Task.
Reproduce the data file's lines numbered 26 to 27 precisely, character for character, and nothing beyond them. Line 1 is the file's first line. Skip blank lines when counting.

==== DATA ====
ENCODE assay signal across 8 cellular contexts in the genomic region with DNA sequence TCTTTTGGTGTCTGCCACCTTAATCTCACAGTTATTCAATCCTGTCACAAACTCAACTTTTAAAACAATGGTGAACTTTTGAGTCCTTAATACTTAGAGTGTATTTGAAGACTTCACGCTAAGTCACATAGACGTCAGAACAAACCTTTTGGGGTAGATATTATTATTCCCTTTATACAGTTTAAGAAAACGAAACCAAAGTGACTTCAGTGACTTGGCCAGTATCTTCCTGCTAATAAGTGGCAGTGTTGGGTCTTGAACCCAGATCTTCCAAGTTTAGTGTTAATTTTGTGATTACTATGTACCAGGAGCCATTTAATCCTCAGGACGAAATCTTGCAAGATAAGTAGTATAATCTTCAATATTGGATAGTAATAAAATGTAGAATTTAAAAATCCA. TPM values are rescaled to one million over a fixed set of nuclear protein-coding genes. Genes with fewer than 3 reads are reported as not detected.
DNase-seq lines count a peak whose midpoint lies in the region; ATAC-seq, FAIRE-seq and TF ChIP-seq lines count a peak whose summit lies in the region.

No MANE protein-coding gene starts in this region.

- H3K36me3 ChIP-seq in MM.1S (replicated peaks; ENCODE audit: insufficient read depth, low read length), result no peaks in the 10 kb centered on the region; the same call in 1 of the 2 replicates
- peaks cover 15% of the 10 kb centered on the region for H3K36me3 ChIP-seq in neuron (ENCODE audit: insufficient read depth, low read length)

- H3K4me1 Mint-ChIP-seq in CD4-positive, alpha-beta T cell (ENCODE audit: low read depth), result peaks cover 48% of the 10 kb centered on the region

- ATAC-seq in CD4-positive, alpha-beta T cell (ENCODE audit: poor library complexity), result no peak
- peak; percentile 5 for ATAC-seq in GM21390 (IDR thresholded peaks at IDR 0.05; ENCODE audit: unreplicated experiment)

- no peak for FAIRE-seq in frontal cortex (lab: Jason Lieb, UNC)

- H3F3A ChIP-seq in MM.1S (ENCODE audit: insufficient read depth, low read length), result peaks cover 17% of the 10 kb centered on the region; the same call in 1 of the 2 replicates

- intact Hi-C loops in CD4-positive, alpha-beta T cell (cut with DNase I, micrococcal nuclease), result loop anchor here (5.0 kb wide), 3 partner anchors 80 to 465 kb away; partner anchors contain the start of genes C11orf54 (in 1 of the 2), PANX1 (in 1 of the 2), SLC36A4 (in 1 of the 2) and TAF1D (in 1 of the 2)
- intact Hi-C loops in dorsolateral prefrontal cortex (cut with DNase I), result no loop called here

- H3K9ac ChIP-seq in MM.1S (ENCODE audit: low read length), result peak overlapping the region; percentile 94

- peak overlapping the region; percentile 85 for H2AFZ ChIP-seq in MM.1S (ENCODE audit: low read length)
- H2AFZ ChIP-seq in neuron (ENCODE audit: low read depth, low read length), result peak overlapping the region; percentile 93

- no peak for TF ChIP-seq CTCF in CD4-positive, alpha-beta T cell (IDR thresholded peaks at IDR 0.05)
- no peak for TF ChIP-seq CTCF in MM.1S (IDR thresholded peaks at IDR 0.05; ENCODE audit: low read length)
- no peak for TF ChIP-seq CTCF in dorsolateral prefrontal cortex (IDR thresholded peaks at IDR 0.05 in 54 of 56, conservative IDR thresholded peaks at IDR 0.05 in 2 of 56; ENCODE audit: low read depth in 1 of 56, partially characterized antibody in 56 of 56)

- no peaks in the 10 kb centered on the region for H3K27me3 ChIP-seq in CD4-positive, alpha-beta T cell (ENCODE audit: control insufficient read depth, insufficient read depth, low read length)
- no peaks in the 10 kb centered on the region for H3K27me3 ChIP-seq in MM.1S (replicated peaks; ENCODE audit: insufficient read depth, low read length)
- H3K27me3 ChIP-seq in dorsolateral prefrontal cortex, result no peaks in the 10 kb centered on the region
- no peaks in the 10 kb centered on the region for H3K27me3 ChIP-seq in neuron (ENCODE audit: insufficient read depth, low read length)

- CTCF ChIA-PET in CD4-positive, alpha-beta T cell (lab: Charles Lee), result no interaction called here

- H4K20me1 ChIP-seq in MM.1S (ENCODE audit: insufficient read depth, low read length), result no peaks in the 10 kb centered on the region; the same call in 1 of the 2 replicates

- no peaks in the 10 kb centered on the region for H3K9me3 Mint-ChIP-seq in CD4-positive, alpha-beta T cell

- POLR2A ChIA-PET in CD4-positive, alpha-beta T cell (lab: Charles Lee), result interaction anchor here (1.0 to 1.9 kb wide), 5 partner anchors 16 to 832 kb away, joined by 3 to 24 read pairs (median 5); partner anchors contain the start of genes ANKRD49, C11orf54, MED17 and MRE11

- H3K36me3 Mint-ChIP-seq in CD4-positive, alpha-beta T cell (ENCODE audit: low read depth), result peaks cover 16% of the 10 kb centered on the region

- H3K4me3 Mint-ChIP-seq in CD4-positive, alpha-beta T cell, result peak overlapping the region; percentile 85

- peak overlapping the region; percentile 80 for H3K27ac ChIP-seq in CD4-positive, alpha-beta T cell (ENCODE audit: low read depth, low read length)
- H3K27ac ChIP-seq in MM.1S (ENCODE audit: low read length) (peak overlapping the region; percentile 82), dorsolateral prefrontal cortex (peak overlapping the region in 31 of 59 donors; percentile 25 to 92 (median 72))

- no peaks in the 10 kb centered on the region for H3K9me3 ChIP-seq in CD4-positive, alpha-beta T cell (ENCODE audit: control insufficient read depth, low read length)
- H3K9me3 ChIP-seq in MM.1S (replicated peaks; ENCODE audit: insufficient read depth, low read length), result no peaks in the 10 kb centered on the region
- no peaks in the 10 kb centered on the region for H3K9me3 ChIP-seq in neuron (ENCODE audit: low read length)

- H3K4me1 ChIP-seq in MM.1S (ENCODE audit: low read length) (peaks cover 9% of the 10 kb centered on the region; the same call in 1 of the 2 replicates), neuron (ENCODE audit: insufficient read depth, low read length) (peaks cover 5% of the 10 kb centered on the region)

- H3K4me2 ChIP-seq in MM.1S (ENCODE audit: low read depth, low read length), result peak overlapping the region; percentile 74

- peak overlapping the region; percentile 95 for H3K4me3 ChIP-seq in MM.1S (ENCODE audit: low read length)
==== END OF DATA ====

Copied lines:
- POLR2A ChIA-PET in CD4-positive, alpha-beta T cell (lab: Charles Lee), result interaction anchor here (1.0 to 1.9 kb wide), 5 partner anchors 16 to 832 kb away, joined by 3 to 24 read pairs (median 5); partner anchors contain the start of genes ANKRD49, C11orf54, MED17 and MRE11

- H3K36me3 Mint-ChIP-seq in CD4-positive, alpha-beta T cell (ENCODE audit: low read depth), result peaks cover 16% of the 10 kb centered on the region